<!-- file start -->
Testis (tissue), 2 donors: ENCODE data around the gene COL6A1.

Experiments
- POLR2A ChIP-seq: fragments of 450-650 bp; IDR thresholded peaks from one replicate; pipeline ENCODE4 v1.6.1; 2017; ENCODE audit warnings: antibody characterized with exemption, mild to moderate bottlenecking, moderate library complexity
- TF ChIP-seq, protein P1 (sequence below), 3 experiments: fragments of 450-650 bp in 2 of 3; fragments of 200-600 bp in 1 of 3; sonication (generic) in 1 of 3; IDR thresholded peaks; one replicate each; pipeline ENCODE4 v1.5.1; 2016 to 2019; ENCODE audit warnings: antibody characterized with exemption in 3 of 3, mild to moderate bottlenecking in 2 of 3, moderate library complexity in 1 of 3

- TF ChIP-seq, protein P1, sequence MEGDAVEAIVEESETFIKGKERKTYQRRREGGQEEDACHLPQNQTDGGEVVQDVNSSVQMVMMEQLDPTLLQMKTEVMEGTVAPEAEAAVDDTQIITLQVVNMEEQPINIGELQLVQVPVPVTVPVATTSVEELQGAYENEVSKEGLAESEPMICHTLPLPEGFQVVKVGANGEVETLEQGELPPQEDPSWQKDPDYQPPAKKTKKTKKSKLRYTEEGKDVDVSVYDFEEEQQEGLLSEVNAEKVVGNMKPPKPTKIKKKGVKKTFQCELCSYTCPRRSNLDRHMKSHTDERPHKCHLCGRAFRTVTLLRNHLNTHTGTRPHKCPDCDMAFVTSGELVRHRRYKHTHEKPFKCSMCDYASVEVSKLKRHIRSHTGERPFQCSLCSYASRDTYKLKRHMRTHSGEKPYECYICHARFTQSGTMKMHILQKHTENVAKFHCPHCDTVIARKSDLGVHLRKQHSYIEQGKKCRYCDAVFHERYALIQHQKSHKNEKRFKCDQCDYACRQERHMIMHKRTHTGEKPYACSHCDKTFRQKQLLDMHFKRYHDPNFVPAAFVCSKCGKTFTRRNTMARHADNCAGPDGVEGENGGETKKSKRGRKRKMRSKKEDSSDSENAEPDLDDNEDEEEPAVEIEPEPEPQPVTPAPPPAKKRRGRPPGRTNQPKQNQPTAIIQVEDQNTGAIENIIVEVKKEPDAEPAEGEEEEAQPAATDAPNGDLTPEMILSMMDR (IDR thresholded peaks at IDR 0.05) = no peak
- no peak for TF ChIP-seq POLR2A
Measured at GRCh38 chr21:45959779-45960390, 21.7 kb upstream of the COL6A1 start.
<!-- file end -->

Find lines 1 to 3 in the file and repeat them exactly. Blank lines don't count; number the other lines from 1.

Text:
Testis (tissue), 2 donors: ENCODE data around the gene COL6A1.

Experiments
- POLR2A ChIP-seq: fragments of 450-650 bp; IDR thresholded peaks from one replicate; pipeline ENCODE4 v1.6.1; 2017; ENCODE audit warnings: antibody characterized with exemption, mild to moderate bottlenecking, moderate library complexity